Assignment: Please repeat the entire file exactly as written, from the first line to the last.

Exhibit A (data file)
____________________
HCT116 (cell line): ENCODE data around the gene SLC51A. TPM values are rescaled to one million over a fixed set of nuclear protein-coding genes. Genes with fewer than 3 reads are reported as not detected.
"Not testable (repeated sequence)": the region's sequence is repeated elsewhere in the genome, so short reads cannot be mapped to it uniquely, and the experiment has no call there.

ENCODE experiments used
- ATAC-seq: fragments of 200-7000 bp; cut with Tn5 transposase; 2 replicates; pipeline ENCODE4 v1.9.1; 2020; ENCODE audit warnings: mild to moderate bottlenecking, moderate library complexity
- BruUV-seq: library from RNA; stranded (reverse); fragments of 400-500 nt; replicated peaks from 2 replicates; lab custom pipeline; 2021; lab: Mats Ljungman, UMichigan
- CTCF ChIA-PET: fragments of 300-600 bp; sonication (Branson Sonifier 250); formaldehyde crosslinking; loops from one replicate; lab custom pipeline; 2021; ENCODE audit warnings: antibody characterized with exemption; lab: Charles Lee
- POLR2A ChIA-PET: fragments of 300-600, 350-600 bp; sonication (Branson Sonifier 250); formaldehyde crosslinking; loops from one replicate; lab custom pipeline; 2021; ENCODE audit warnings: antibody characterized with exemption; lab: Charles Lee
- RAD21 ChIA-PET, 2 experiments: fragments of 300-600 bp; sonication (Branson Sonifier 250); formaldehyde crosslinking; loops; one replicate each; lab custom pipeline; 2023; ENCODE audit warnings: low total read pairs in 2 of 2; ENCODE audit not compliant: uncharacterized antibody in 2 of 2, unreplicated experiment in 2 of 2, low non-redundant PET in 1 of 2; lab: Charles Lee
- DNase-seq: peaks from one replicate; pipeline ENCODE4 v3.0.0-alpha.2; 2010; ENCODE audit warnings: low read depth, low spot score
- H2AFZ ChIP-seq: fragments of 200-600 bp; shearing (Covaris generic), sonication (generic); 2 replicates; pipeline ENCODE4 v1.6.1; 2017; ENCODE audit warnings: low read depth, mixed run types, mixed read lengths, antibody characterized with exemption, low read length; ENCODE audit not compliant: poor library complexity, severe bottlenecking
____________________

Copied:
HCT116 (cell line): ENCODE data around the gene SLC51A. TPM values are rescaled to one million over a fixed set of nuclear protein-coding genes. Genes with fewer than 3 reads are reported as not detected.
"Not testable (repeated sequence)": the region's sequence is repeated elsewhere in the genome, so short reads cannot be mapped to it uniquely, and the experiment has no call there.

ENCODE experiments used
- ATAC-seq: fragments of 200-7000 bp; cut with Tn5 transposase; 2 replicates; pipeline ENCODE4 v1.9.1; 2020; ENCODE audit warnings: mild to moderate bottlenecking, moderate library complexity
- BruUV-seq: library from RNA; stranded (reverse); fragments of 400-500 nt; replicated peaks from 2 replicates; lab custom pipeline; 2021; lab: Mats Ljungman, UMichigan
- CTCF ChIA-PET: fragments of 300-600 bp; sonication (Branson Sonifier 250); formaldehyde crosslinking; loops from one replicate; lab custom pipeline; 2021; ENCODE audit warnings: antibody characterized with exemption; lab: Charles Lee
- POLR2A ChIA-PET: fragments of 300-600, 350-600 bp; sonication (Branson Sonifier 250); formaldehyde crosslinking; loops from one replicate; lab custom pipeline; 2021; ENCODE audit warnings: antibody characterized with exemption; lab: Charles Lee
- RAD21 ChIA-PET, 2 experiments: fragments of 300-600 bp; sonication (Branson Sonifier 250); formaldehyde crosslinking; loops; one replicate each; lab custom pipeline; 2023; ENCODE audit warnings: low total read pairs in 2 of 2; ENCODE audit not compliant: uncharacterized antibody in 2 of 2, unreplicated experiment in 2 of 2, low non-redundant PET in 1 of 2; lab: Charles Lee
- DNase-seq: peaks from one replicate; pipeline ENCODE4 v3.0.0-alpha.2; 2010; ENCODE audit warnings: low read depth, low spot score
- H2AFZ ChIP-seq: fragments of 200-600 bp; shearing (Covaris generic), sonication (generic); 2 replicates; pipeline ENCODE4 v1.6.1; 2017; ENCODE audit warnings: low read depth, mixed run types, mixed read lengths, antibody characterized with exemption, low read length; ENCODE audit not compliant: poor library complexity, severe bottlenecking